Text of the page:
Held in Turkey on charges of espionage and terrorism, facing a life sentence for doing the work of the church, American Pastor Andrew Brunson’s dramatic release was the work of high-powered diplomacy and prevailing prayer
GREENVILLE, S.C.—This year: An Idaho Air Force base removes a painting called “Blessed Are the Peacemakers” because it references a Bible verse. The Air Force yanks off You-Tube a video tribute to first sergeants because its statement, “God created a first sergeant,” is “highly suggestive of the Book of Genesis in the Bible and has Christian overtones.”
Also this year: An Army Reserve training brief on hate groups declares that evangelical Christians and Roman Catholics are extremists as dangerous as al-Qaeda. A commander tells a chaplain to “stay in your lane” when he offers spiritual advice about the military’s exploding sexual assault problem.
Last year: A superior tells an Air Force major to remove from his desk the Bible he had kept there for 23 years. An Army lieutenant colonel instructs his subordinates to recognize the “religious right in America” as a domestic hate group like the KKK and Neo-Nazis. An Army master sergeant with 25 years of service faces punishment for serving Chick-fil-A sandwiches at his promotion party.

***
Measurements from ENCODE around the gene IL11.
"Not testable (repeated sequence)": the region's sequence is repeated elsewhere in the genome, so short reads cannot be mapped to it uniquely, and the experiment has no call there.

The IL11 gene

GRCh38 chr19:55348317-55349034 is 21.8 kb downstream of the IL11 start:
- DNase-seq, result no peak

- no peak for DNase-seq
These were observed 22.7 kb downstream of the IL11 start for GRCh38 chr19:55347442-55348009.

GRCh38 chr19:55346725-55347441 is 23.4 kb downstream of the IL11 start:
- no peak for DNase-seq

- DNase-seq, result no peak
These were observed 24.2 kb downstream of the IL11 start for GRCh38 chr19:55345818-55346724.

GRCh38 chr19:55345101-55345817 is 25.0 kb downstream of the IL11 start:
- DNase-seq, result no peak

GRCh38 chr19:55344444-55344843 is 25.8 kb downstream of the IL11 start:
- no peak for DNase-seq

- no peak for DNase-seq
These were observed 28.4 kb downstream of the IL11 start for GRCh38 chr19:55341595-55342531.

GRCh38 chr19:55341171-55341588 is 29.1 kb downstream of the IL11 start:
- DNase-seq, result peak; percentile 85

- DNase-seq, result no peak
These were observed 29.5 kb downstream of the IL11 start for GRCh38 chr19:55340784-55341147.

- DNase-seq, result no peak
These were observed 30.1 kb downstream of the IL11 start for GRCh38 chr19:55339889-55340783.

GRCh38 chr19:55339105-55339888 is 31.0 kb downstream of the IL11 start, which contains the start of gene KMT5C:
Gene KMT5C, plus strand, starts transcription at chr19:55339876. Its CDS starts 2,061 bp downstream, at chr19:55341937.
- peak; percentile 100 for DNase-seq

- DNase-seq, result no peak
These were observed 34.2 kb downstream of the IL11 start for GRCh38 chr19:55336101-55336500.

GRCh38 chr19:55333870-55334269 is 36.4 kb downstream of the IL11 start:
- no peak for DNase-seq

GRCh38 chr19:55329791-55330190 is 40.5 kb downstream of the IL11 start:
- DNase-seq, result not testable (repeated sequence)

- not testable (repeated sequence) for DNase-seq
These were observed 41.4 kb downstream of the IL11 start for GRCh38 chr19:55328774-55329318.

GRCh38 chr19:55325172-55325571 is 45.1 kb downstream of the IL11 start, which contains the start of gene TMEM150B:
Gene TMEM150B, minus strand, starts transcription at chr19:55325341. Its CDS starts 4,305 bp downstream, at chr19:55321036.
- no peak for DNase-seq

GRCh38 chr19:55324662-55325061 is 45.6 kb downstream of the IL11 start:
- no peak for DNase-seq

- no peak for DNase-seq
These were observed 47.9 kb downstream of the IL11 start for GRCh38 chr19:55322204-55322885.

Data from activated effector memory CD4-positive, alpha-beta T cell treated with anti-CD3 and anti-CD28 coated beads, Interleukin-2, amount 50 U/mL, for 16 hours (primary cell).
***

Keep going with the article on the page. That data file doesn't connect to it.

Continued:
Two years ago: Christian prayers banned at veteran funeral services in Houston’s National Cemetery. Bibles temporarily banned at Walter Reed Army Medical Center. A Christian cross banned from a military chapel in Afghanistan. A chaplain called into his supervisor’s office and chewed out for closing a prayer with the words “In Jesus’ name.”
Coincidence that all these incidents occurred recently? About 80 military chaplains who gathered in South Carolina for a three-day conference last month didn’t think so. George Washington established the military chaplaincy, but Doug Lee, a retired Army chaplain who achieved the rank of brigadier general, told attendees, “You are in the military in a new era.”
The marginalization of Christianity in a military becoming more and more hostile to religion has left the chaplains feeling muzzled—and they now face same-sex couples coming to them for marriage counseling. The chaplains still get to wear crosses on their collars, so they worry even more about those Christians in regular uniforms losing the First Amendment freedom of religious expression that they volunteered to defend.
“We are at war,” said Chaplain Thomas MacGregor, a U.S. Army colonel. In June 2009, MacGregor bucked the trend by invoking Jesus’ name and proclaiming His resurrection during a prayer at the official Normandy ceremony honoring the 65th anniversary of D-Day. Several chaplains turned down the assignment, MacGregor said: “Be as wise as a serpent and as harmless as a dove … that is the rule of the thumb I give to my junior chaplains.”
This May, frustrated with the weight of evidence, Coast Guard Rear Admiral William Lee broke rank, throwing out his prepared text at Washington’s National Day of Prayer event (see video below).
“They expect us to check our religion in at the door—don’t bring that here,” Lee said. “Leaders like myself are feeling the constraints of rules and regulations and guidance issued by lawyers that put us in a tighter and tighter box regarding our constitutional right to express our religious faith. … Pray that we will be able to weather the storm.” Lee received five standing ovations.